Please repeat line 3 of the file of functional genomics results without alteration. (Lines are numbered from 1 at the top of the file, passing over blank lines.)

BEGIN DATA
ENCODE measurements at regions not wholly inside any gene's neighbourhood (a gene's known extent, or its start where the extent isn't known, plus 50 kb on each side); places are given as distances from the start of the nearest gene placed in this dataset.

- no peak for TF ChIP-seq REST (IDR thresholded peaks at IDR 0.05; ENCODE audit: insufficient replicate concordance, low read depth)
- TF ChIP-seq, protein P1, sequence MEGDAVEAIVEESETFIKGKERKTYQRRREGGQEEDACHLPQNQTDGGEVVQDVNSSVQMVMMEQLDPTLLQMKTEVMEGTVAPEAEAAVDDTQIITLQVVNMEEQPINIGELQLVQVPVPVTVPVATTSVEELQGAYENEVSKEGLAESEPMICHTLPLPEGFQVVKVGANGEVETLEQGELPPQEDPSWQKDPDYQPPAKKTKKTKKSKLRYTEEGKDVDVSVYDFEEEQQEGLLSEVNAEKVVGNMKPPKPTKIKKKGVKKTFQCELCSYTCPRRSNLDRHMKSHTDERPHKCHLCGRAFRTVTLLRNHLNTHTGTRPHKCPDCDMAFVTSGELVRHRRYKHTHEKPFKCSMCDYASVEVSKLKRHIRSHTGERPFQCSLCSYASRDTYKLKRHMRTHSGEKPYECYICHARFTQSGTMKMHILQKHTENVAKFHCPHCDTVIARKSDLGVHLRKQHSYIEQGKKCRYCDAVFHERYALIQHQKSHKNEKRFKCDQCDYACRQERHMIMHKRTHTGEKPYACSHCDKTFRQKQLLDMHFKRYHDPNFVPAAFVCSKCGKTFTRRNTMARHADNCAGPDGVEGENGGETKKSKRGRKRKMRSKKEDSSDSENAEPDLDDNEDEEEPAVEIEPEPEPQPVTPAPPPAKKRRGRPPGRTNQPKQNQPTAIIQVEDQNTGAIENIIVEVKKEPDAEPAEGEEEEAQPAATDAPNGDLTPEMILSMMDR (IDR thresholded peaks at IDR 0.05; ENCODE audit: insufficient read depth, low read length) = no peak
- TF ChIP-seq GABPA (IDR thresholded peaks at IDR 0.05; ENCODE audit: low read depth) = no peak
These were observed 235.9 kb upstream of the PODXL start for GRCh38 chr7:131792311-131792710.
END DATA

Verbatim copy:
- TF ChIP-seq, protein P1, sequence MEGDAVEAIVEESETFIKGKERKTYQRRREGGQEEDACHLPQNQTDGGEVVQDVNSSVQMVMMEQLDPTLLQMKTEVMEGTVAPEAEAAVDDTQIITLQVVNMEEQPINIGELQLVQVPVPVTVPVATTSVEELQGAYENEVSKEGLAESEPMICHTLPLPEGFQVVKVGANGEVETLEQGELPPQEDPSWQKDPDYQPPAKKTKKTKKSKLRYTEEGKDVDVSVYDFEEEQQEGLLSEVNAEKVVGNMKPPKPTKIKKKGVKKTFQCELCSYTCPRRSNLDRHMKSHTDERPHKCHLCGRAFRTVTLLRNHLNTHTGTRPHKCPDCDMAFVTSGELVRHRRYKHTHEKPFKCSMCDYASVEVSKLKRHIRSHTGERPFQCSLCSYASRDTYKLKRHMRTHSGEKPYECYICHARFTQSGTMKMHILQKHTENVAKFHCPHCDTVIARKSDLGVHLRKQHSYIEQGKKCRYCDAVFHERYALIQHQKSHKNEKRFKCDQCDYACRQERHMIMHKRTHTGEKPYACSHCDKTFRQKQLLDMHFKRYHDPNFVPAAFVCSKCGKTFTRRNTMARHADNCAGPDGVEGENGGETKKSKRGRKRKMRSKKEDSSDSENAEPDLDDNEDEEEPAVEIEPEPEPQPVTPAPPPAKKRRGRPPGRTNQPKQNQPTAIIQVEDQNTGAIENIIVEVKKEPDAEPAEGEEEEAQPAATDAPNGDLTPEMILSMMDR (IDR thresholded peaks at IDR 0.05; ENCODE audit: insufficient read depth, low read length) = no peak